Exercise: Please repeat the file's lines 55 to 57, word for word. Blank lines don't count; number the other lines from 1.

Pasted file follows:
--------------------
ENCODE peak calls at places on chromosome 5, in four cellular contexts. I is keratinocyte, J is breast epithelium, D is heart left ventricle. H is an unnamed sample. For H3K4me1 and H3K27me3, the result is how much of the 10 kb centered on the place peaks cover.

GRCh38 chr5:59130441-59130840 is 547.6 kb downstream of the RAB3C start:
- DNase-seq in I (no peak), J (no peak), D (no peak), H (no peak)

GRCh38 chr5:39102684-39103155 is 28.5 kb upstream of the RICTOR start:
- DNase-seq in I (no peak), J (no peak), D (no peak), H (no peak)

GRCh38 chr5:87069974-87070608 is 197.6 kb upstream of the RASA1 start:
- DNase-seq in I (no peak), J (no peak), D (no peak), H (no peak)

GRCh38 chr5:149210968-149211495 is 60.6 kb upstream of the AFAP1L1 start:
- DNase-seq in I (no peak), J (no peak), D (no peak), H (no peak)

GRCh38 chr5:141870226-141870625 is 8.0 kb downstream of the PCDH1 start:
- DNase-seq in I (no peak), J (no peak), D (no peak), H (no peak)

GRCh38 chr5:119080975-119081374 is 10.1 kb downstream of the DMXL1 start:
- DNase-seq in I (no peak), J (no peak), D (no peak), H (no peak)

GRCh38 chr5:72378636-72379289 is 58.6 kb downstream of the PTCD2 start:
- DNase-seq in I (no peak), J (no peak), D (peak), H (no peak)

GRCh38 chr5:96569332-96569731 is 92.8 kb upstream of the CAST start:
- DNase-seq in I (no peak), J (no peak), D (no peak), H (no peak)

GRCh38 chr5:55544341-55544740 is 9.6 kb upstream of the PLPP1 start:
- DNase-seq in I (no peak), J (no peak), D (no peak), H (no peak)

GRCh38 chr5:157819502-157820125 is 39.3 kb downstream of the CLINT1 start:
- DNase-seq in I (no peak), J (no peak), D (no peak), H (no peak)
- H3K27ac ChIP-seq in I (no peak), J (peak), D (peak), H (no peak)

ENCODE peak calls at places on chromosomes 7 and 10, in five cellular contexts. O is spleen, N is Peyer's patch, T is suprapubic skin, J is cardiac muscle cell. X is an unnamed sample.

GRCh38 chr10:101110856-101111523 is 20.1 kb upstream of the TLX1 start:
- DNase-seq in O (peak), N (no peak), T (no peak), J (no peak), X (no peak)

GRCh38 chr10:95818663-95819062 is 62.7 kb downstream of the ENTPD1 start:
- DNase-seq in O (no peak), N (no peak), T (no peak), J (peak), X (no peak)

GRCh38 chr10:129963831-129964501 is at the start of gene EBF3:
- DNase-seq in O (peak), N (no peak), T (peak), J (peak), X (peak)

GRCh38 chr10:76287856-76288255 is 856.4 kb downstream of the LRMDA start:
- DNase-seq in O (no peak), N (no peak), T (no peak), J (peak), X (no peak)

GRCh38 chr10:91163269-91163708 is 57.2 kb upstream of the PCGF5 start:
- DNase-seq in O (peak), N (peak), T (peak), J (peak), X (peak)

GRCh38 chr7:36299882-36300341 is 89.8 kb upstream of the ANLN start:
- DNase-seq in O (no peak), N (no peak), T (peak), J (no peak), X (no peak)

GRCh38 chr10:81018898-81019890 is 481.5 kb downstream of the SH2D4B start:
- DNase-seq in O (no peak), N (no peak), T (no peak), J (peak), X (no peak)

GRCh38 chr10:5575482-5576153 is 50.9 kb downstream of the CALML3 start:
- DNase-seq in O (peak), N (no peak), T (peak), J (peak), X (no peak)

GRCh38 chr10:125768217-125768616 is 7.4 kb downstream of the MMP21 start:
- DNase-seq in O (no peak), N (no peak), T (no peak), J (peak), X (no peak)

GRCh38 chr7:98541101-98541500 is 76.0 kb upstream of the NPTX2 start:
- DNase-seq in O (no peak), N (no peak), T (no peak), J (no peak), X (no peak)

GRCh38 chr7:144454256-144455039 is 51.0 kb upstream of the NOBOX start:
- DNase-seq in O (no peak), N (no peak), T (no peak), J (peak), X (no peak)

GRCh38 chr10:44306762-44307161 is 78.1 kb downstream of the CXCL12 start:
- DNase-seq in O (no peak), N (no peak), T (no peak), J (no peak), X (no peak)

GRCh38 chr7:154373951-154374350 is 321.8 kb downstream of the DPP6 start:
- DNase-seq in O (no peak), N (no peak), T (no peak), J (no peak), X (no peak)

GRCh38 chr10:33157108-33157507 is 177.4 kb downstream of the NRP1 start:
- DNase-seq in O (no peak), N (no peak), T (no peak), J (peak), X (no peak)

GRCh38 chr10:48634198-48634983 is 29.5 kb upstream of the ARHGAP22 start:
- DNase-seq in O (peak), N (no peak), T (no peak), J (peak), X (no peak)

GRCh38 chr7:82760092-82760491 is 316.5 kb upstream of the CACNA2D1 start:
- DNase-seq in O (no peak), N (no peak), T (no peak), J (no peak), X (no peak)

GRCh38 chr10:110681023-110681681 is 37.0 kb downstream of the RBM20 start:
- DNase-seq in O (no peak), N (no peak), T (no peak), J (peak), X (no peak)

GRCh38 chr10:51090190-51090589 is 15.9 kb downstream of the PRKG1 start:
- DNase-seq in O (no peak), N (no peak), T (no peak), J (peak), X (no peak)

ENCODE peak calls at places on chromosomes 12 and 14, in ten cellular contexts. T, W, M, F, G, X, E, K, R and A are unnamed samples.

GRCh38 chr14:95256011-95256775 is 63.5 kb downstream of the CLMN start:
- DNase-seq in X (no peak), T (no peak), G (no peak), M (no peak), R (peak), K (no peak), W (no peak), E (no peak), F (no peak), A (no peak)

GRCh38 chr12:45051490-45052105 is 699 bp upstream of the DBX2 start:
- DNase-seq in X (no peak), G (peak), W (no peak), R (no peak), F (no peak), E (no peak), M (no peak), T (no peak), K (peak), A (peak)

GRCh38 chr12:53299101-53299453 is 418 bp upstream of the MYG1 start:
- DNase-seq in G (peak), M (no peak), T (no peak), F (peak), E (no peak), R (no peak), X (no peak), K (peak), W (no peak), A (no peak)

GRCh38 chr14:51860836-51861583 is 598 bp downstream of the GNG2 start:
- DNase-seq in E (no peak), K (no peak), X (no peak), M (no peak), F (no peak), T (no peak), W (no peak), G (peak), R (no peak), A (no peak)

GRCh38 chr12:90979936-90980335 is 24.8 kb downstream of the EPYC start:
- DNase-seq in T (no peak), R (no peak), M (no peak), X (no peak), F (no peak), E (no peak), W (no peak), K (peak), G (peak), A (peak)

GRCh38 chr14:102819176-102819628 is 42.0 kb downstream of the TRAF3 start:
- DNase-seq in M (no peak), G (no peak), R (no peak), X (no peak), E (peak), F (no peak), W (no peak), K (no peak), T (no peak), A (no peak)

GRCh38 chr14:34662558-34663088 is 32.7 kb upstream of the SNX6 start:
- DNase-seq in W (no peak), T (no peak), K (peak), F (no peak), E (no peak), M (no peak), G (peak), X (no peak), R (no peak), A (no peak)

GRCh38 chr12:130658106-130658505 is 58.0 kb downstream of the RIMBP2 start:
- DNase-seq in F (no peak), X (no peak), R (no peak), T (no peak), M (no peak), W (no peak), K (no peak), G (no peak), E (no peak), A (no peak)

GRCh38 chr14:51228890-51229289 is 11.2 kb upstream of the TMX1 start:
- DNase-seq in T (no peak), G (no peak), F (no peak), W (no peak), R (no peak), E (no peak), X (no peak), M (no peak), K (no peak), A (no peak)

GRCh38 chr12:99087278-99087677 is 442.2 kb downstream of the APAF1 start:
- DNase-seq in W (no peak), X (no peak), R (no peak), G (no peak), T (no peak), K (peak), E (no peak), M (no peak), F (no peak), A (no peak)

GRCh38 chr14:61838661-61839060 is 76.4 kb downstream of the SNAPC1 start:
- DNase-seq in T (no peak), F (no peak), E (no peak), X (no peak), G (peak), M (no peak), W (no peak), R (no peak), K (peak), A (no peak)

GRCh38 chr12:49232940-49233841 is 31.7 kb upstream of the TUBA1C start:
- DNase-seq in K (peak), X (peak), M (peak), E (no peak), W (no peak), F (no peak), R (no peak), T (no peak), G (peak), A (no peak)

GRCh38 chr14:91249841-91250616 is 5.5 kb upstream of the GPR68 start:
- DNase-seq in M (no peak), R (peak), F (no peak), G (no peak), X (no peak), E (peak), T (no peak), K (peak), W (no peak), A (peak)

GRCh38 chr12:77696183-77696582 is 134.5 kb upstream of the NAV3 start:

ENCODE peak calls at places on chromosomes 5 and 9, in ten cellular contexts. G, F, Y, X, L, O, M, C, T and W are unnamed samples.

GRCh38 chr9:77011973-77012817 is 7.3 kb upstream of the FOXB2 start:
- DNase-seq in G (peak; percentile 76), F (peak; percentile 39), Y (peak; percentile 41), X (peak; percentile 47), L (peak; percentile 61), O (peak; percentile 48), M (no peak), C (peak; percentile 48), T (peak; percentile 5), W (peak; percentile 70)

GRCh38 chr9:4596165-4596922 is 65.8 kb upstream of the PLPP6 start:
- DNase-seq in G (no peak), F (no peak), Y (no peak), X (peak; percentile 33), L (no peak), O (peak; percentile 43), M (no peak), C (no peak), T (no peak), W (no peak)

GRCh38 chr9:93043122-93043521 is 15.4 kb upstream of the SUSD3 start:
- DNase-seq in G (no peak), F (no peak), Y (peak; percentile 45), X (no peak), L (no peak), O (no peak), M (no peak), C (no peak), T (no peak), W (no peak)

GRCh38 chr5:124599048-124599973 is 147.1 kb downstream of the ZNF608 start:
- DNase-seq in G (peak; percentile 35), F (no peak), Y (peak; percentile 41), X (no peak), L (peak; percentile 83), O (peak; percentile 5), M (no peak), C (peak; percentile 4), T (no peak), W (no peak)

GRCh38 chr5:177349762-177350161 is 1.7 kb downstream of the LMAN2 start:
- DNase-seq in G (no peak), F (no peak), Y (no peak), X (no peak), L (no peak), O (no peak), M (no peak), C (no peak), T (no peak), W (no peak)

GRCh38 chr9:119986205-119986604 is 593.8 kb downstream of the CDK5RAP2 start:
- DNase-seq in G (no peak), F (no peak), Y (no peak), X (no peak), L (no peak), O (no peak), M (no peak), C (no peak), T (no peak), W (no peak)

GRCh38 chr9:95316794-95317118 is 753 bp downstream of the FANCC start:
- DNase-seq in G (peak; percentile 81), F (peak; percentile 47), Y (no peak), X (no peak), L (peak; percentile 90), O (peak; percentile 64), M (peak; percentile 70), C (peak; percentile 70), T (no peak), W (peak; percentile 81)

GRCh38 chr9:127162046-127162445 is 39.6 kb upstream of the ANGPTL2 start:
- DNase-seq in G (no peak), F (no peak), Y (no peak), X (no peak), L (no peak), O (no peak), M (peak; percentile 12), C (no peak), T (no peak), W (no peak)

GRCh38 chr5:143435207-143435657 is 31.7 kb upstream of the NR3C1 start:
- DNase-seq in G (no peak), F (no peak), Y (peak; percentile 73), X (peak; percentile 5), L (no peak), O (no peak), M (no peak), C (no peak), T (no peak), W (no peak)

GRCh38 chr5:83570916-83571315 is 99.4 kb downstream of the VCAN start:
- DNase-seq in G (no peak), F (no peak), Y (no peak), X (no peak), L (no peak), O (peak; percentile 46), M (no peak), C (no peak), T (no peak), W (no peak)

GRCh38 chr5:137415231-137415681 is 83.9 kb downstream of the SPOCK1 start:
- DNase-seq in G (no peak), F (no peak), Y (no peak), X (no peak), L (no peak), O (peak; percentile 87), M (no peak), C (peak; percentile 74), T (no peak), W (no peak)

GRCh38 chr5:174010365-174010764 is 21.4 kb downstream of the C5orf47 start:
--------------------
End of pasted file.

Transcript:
- DNase-seq in O (no peak), N (no peak), T (no peak), J (no peak), X (no peak)

GRCh38 chr10:110681023-110681681 is 37.0 kb downstream of the RBM20 start:
- DNase-seq in O (no peak), N (no peak), T (no peak), J (peak), X (no peak)